“I had the idea for a character, an African American cop, who understood what it was like to be a Black man in America and also to be a police officer,” he says. “I thought about a character being in the middle of that, and understanding both sides of that, and, and trying in his own way to navigate it and improve communications as much as possible.”
S.W.A.T. influences other police shows to have conversations around police brutality
After the murders of George Floyd and Breonna Taylor in 2020, there have been more conversations around the presence of systemic racism and lack of reform in the police. A part of that conversation includes mainstream TV cop shows and the implications around their portrayal of law enforcement.
In November 2020, S.W.A.T. introduced its 4th season by addressing the deaths of George Floyd and Breonna Taylor in relation to the Rodney King verdict and L.A. riots in 1992. In the 1st episode, Hondo and his father, Daniel Sr. (Obba Babatundé), remember their experience during the riots and argue over whether there has been enough progress in the force.
While Aaron Rahsaan Thomas had doubts about creating this narrative around Black Lives Matter and Blue Lives Matter, it was time to tell these kinds of stories. “I was even guilty of this idea of whether or not audiences and frankly, the business would be ready to try to tell police stories in a different way,” he explains. “Surprisingly, from the beginning, there was a team of people around who wanted to tell stories in a different way to try to add a little bit of nutritional value to the entertainment.”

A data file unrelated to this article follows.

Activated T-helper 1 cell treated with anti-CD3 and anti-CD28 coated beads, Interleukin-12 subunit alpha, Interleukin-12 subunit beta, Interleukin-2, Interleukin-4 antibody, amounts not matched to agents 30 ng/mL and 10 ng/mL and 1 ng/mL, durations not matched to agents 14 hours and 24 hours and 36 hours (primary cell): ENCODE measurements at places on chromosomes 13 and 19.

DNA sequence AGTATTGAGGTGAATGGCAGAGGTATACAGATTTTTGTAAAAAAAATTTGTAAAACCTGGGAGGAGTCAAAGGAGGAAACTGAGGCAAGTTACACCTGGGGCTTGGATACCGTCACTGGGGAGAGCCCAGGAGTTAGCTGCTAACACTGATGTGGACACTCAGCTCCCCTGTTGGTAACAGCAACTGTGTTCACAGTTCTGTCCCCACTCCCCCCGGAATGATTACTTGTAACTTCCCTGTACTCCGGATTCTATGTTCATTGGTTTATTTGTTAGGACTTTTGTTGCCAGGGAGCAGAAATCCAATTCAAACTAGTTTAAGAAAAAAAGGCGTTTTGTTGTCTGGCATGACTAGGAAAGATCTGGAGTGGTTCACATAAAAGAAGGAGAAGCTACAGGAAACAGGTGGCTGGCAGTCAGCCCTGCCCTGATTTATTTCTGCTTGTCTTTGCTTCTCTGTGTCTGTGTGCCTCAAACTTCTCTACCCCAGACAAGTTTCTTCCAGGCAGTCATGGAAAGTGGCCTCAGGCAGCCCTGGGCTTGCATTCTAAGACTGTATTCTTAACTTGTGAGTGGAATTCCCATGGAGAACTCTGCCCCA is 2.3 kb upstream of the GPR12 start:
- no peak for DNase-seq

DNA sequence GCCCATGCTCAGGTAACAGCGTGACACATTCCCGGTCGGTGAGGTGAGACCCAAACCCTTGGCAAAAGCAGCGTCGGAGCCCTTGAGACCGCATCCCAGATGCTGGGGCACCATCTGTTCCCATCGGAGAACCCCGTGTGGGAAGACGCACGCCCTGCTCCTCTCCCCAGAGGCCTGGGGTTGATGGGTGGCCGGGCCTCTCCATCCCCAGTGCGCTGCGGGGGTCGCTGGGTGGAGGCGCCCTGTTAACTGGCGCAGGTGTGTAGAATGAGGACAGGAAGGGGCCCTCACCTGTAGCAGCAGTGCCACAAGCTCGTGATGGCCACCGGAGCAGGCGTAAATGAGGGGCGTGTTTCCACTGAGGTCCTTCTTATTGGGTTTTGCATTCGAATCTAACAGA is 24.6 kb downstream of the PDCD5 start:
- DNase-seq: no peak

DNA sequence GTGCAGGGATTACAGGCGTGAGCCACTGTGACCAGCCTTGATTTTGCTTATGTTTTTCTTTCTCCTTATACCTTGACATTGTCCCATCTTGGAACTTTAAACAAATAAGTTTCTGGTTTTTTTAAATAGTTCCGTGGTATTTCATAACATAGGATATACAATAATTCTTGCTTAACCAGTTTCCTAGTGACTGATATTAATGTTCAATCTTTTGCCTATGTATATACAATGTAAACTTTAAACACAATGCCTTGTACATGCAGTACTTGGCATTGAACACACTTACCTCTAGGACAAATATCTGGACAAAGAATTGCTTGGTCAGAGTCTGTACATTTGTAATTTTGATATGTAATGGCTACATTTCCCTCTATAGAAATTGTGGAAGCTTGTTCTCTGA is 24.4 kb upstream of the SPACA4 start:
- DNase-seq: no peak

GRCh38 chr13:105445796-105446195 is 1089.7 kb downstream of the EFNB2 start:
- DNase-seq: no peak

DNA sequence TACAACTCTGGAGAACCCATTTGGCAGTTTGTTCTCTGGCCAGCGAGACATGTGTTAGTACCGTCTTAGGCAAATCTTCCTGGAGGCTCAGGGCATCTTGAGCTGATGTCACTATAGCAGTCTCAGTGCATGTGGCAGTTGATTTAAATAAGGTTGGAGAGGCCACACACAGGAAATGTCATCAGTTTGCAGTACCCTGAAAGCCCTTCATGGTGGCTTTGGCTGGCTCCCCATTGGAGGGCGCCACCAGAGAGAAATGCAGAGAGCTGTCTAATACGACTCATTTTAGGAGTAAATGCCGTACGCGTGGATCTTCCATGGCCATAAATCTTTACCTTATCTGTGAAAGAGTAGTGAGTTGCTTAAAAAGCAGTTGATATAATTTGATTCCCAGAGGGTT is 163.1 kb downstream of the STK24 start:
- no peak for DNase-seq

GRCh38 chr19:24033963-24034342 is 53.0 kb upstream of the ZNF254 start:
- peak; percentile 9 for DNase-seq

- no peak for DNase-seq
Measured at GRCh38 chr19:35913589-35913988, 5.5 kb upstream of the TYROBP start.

The national conversation around police brutality has shifted how law enforcement dramas present cops, with more of a complex definition of the idea of a hero and the blatant need for police reform. Did S.W.A.T. help influence that shift? Aaron Rahsaan Thomas believes there’s a ripple effect. “I think our show is part of that, and we take great pride in that,” he says.
What he stresses, though, is the importance of empathy when creating stories. “We do hope that there’s more of an attention to detail and to try and look at stories from a wider point of view,” Aaron emphasizes, “and taking into account different perspectives that in the past either weren’t thought about or were kind of disregarded and swept under the rug.”
How S.W.A.T. has redefined Aaron Rahsaan Thomas’s perceptions